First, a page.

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  • 3m.
 (7)

    How To Get And Grow Your Credit

    Everyone wants "good" credit, but building your score takes time and practice. You can speed up the process by showing healthy spending habits on someone else's card or your own secured card.
    Published: April 19, 2016

    What You'll Learn

    • How to "piggyback" on someone else's credit.
    • What a secured credit card is.
    • How to build credit without a credit card.
    A person handing a credit card over to another person.

    Your credit score is like a financial reputation—it lets people know how you handle debt and other obligations. If you want a car, mortgage, apartment, or even a job, you will likely need good credit.

    Of course, to get good credit, you first need to establish any credit—which many people don't do. In fact, 26 million Americans are "credit invisible" (meaning they have no credit history), according to the Consumer Finance Protection Bureau reports.

    This may be because building credit seems like a counterintuitive process. You need to go into debt to do it, and that can be scary. However, by taking some simple steps, you can set yourself and your credit up for success now and in the future.

    Piggyback On Someone Else

    One simple way to boost a low or nonexistent credit score is to piggyback on someone with an established score. You should choose a person you share a trusting relationship with for this, a spouse or parent for instance.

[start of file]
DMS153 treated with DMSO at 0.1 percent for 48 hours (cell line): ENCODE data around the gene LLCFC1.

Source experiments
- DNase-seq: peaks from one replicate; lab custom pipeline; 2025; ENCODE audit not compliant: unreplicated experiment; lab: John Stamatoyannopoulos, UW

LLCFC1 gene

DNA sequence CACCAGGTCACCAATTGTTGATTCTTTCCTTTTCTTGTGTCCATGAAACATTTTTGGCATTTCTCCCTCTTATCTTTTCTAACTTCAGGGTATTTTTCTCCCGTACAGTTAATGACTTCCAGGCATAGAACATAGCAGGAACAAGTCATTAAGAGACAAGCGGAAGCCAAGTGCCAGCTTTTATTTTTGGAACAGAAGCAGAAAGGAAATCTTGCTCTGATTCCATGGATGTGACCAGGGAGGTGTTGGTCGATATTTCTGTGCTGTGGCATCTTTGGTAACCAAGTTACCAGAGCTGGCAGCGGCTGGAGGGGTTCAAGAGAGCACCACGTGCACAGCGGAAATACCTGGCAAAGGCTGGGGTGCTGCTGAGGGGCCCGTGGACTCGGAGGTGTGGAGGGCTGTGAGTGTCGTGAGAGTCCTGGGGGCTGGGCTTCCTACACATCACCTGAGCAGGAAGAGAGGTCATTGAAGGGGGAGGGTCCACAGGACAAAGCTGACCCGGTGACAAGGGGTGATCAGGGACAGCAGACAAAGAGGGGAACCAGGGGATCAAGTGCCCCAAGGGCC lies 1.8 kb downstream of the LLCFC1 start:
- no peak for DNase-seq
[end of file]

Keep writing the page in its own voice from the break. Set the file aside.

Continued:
Ask them to add you as an authorized user to their credit card account. As they make their payments, your score may benefit along with theirs. Of course, if they miss payments, your score could take a hit, too.

    Talk to the person you choose about their financial habits before exploring this route. They'll likely want to set expectations about using their credit as well. After all, they're doing this to help you spend wisely—not spend more.

    Get A Secured Credit Card

    Once you handle being an authorized user (or if you don't have someone to piggyback on), apply for your own secured credit card at your bank or credit union to build your credit further.

    A secured credit card is backed by a cash deposit (which becomes your credit limit), and you can use it for purchases just like any other card. However, instead of a revolving line of credit, once you spend up to your deposited amount, that's it.

    In that way, secured credit cards are similar to debit cards—except you have to pay a bill for your secured card each month. Paying this in full and on time will show that you know how to handle debt. And doing this should be easy too, since you have money already tied to the account.

    Use Credit Wisely

    Once you start using an unsecured credit card, keep up with the good habits you've established: always pay on time, pay in full (if you can), and avoid overextending yourself. These will put you in position to get a higher spending limit and qualify for more cards—both of which can result in a more robust rating, too.

    Report Rent Payments

    If you want to build credit without a card, take advantage of a few different options. One clever tactic is reporting rent payments. Two of the three major credit bureaus now include these on your credit report. Paying a different type of debt (student loans, for instance) can help build your credit, too.

    You can also take steps that won't improve your score but will make you look better to a potential lender. For instance, maintaining steady employment and managing a bank account. The latter will likely work best if you apply for a line of credit or loan from the institution that holds this account.

    Be Patient!

    Credit bureaus look for a 24-month history when evaluating your ability to repay. So, start building your credit as early as you can—and don't expect your score to change overnight. Put the work into building a good reputation, and it will return the favor.

    Publicado: 19 abril 2016
    A person handing a credit card over to another person.
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